Another Cool Ravelry Feature…

Okay, I’m already totally addicted to Ravelry, and now I find the books section. Here I am, all excited about my new Sensational Knitted Socks book. I think, “Gee, it would be cool if I could keep track of my knitting books in Ravelry. I wonder if I can.”

So, I go to Ravelry and sure enough, there is a books link in the sidebar. Now at this time, I can only add books to my bookshelf that are already in Ravelry. Fortunately, both of my knitting books are in there. I search for them, add them to my bookshelf. A little photo of the book appears on my bookshelf. I am happy.

Then I click on one of the books, expecting to have book info such as author. It does, but that’s not all. Clicking on the book pulls up a gallery of projects that Ravelry members have knitted from this book. How cool is that!!!

I love how useful this feature is.  I love what a great use it is of a database. What will they think of next?

picture-2.png

Advertisements

Socks Explained

Sensational Knitted Socks

I LOVE this book. It is Sensational Knitted Socks by Charlene Schurch. How do I love it? Let me count the ways…

  • The 28 page introduction to knitting socks, including sock yarns, sock anatomy, size charts, stitch tables, tips, techniques for casting on, increasing, decreasing, heals, and toes. It also has troubleshooting and an abbreviation chart.
  • Lovely patterns that I’d actually like to knit.
  • Photos of each pattern and variations of the patterns.
  • Each pattern has a difficulty level listed– us newbies can’t always tell at a glance what level of project it is.
  • Each pattern has directions for knitting it on 4 DPNs, 5 DPNs and on two circular needles.
  • Each pattern has lots of options and those options are integrated into the pattern directions.
  • A lovely, integrated stitch dictionary showing photos of a swatch of the stitch, written directions, and chart directions.
  • Good use of color to make directions easy to read.
  • A little beginner’s sock pattern that the author uses when she teaches sock classes. She recommends knitting it first, and then knitting it other times when you are trying something new.

    Beginner's Sock

I’ve started the beginner’s sock. It is small so it is going quickly. If it turns out, it will be a Christmas gift so I’m knitting it in a lovely shade of deep red, worsted wool. I suspect that I can knit quite a few little socks out of this skein, so there may be numerous Christmas gifts in it, and numerous opportunities for me to perfect my heel turning and toe stitching before diving into a sock using sock yarn. Life is Good.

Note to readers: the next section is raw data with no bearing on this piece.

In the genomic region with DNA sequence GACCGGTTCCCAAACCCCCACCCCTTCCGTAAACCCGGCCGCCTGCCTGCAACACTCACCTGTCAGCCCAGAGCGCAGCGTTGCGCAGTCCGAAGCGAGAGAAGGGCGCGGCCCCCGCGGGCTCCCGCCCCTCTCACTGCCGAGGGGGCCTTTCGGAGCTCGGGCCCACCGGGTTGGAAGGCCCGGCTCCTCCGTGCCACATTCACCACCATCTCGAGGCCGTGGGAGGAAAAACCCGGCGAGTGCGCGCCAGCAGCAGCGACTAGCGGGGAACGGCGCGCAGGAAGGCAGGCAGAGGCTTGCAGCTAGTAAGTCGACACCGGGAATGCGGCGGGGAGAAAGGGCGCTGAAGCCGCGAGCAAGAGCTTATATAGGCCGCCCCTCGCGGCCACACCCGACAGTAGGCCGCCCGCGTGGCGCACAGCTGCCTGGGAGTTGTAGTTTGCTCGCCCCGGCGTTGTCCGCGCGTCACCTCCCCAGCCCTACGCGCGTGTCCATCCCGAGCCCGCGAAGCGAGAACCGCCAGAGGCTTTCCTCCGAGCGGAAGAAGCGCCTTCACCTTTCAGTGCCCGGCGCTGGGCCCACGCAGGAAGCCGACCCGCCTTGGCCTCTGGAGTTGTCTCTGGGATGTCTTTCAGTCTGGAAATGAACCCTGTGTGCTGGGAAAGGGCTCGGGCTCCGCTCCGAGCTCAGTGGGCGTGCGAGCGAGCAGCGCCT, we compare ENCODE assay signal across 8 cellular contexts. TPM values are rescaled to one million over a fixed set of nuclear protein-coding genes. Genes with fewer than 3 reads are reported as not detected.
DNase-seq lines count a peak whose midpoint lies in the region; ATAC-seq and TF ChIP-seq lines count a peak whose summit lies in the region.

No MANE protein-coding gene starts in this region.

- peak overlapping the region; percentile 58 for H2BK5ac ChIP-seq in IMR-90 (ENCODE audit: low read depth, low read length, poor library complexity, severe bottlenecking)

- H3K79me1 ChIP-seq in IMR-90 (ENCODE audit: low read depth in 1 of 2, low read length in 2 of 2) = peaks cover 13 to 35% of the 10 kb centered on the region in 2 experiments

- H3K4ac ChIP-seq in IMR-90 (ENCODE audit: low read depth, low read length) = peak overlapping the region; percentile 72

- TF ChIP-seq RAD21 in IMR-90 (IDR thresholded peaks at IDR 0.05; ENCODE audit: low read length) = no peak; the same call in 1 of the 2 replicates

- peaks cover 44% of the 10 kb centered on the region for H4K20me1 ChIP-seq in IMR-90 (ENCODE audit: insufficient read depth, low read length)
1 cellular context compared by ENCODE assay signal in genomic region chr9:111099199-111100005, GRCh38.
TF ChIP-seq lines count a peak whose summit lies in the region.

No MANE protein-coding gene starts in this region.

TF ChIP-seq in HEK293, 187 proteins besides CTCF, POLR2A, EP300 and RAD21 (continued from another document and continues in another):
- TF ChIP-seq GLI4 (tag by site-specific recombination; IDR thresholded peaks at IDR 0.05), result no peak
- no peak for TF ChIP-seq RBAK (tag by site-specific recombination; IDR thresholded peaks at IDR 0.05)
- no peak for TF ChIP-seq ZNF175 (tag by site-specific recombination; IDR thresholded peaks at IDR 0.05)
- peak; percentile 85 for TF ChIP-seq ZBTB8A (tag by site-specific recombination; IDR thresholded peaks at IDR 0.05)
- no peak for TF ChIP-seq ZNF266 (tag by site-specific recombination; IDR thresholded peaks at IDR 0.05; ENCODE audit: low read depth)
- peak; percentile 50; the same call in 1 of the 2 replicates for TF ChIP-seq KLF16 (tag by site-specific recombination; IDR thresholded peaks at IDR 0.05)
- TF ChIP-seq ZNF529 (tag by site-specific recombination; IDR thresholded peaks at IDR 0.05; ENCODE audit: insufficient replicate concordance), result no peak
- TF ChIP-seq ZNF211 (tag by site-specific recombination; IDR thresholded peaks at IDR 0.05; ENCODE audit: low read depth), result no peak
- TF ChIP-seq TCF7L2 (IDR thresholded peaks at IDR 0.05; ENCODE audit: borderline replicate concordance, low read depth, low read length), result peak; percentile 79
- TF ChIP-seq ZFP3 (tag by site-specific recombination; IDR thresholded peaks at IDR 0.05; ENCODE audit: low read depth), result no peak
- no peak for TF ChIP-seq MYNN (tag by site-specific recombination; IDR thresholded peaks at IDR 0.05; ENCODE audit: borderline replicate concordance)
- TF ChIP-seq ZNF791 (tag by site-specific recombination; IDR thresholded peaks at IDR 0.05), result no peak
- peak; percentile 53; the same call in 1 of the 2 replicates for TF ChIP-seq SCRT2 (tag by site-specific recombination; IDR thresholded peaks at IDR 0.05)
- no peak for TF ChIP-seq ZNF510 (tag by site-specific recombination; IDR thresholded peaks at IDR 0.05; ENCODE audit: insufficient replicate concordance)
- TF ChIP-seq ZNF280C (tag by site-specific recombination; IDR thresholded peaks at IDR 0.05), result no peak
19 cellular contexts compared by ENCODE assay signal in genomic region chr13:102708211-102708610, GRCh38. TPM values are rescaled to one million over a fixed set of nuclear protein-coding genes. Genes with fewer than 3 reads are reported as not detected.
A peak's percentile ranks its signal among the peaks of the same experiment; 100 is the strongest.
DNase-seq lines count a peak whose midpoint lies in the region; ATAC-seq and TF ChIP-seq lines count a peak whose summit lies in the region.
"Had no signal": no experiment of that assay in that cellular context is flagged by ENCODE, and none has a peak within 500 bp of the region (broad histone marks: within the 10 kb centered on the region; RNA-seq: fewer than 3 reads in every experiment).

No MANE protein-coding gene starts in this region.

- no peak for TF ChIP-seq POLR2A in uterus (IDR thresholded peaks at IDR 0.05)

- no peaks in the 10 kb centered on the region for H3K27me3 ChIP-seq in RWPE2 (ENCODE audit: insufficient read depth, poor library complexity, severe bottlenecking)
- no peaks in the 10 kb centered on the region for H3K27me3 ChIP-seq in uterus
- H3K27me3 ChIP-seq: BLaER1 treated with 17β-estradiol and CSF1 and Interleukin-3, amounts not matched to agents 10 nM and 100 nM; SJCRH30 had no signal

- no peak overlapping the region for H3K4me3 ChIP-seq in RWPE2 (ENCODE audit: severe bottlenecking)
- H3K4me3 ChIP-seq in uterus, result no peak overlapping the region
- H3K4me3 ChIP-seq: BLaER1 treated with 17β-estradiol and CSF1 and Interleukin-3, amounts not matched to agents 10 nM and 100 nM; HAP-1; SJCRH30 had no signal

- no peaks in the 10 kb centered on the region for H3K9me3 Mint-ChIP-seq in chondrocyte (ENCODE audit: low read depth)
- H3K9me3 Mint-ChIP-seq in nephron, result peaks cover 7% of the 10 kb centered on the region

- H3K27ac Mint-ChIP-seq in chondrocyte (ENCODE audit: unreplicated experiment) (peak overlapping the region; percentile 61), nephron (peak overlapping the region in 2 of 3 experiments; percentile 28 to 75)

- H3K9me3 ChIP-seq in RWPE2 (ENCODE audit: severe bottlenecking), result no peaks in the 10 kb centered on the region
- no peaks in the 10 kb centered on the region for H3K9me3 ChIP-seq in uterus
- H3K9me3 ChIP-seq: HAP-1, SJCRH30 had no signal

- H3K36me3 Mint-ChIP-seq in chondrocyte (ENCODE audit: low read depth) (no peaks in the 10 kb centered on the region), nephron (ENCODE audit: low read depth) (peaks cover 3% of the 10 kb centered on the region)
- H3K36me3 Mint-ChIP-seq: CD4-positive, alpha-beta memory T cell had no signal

One Slipper Down…

I’m happy to say my first spiral sock is done. Just one, not the pair. However, it is a new milestone; I made a toe.

DSC00628.JPG

I had already decided that the socks should actually be a slipper and so I was delighted to see that Beyagi, the yarn store near my home, has leather slipper patches that I can stitch onto the bottom of the sock to make it a slipper. I’d like to find a bigger patch that covers the entire sole instead of just a toe and heel patch.

DSC00629.JPG

Now I’ll be the first to admit that this sock isn’t great looking. However, it was my first attempt at using DPNs, and then halfway through it moved to two circular needles. I learned a lot, and it looks like the veteran it is. And since it is now officially a slipper, I have no worries that is it loose and slouchy; that is just fine. Actually, I think they look like giant baby booties.  They didn’t look like that in the book, but that’s how they look when I knit them.

DSC00630.JPG

I won’t be starting the other slipper instantly. I want to get started on more traditional socks, and I don’t exactly need wool slippers at this time of year.

Depth of Field Yarn Shop